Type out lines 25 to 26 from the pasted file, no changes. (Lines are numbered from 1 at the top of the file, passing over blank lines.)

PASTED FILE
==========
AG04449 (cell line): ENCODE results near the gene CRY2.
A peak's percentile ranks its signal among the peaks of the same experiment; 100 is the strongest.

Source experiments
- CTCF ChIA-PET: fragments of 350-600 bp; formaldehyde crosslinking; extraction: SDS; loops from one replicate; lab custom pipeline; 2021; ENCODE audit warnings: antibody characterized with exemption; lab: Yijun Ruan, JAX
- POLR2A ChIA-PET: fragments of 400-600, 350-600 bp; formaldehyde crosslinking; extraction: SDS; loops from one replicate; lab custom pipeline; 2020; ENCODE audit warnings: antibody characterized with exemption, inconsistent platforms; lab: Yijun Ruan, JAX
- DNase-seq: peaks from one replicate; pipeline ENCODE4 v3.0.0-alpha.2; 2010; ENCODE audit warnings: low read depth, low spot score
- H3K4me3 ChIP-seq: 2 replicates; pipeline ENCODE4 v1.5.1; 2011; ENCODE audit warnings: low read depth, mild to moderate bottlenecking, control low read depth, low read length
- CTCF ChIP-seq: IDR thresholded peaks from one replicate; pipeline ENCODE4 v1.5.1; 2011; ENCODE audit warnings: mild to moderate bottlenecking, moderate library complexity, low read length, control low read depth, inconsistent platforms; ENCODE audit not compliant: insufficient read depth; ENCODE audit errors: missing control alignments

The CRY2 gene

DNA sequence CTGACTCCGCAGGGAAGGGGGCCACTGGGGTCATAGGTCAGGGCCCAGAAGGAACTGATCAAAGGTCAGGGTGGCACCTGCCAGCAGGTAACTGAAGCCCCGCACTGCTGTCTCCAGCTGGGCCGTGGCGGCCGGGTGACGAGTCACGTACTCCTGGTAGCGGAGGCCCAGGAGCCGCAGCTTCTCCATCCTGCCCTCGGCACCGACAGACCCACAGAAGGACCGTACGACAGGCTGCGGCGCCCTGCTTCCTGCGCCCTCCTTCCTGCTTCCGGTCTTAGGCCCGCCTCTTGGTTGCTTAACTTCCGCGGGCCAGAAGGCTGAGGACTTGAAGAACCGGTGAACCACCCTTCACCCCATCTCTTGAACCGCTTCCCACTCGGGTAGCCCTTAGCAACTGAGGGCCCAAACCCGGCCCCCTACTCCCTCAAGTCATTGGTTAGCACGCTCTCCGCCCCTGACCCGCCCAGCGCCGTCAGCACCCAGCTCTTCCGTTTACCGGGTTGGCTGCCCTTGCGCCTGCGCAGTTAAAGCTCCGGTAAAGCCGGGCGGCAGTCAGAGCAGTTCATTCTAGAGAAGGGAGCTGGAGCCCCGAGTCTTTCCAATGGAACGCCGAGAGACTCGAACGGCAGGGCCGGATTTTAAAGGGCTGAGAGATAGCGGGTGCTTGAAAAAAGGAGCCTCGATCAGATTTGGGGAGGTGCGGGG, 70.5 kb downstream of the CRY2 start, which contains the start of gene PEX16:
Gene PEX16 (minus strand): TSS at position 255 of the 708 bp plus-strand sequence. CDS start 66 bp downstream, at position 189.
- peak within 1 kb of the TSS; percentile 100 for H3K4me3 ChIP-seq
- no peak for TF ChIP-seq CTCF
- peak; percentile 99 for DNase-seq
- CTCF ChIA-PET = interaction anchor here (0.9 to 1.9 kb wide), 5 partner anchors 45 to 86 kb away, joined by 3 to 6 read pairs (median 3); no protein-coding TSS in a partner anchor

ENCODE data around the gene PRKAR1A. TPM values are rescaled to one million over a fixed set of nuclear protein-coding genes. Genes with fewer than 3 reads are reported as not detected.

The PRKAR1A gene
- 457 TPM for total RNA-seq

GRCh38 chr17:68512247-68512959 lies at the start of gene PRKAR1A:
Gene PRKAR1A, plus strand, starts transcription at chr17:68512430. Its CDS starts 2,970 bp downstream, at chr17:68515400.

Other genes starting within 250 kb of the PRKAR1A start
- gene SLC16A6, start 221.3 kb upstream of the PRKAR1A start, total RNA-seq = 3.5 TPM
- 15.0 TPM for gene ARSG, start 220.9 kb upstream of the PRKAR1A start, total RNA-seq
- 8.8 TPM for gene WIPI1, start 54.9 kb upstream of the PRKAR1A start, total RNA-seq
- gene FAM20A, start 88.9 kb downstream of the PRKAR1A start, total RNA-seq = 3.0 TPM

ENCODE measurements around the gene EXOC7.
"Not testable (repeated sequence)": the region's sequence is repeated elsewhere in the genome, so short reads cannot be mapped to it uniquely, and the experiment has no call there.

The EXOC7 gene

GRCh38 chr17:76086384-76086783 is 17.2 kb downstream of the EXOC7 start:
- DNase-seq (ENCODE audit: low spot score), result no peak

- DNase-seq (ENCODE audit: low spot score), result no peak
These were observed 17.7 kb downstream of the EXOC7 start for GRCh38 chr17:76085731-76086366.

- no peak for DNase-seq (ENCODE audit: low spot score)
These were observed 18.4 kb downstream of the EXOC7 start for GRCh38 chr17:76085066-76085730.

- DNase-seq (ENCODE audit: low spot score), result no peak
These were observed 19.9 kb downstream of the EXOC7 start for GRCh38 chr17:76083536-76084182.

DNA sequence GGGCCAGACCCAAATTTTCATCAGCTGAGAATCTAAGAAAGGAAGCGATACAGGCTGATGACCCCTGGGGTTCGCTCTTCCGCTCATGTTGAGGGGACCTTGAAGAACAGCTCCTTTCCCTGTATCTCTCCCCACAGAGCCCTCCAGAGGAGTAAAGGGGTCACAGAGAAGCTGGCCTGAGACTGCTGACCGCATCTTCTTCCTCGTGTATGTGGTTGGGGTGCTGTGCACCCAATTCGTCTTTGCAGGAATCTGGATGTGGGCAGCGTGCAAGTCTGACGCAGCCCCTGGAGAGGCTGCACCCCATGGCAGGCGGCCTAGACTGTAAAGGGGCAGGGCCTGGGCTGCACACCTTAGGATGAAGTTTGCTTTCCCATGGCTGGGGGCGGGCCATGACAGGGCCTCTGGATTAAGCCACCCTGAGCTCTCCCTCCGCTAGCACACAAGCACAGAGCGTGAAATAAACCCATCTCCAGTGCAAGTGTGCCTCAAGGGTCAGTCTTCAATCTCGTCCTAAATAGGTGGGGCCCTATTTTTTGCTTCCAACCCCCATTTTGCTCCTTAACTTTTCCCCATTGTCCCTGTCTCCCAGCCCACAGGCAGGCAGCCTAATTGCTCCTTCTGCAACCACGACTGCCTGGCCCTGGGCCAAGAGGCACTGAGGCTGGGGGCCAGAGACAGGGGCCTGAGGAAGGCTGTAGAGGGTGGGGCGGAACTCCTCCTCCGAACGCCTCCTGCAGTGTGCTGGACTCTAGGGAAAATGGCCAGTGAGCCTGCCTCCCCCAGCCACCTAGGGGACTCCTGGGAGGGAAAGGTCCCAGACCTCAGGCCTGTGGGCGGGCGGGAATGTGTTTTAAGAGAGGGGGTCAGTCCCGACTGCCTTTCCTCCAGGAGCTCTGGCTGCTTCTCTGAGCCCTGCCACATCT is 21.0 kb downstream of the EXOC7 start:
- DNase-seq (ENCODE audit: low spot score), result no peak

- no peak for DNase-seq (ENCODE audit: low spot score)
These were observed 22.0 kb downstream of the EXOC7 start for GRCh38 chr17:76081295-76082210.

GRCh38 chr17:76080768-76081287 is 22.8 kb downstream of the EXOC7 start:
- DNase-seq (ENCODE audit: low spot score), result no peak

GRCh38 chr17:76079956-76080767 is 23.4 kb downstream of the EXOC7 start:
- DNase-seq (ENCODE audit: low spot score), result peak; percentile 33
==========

- gene FAM20A, start 88.9 kb downstream of the PRKAR1A start, total RNA-seq = 3.0 TPM

ENCODE measurements around the gene EXOC7.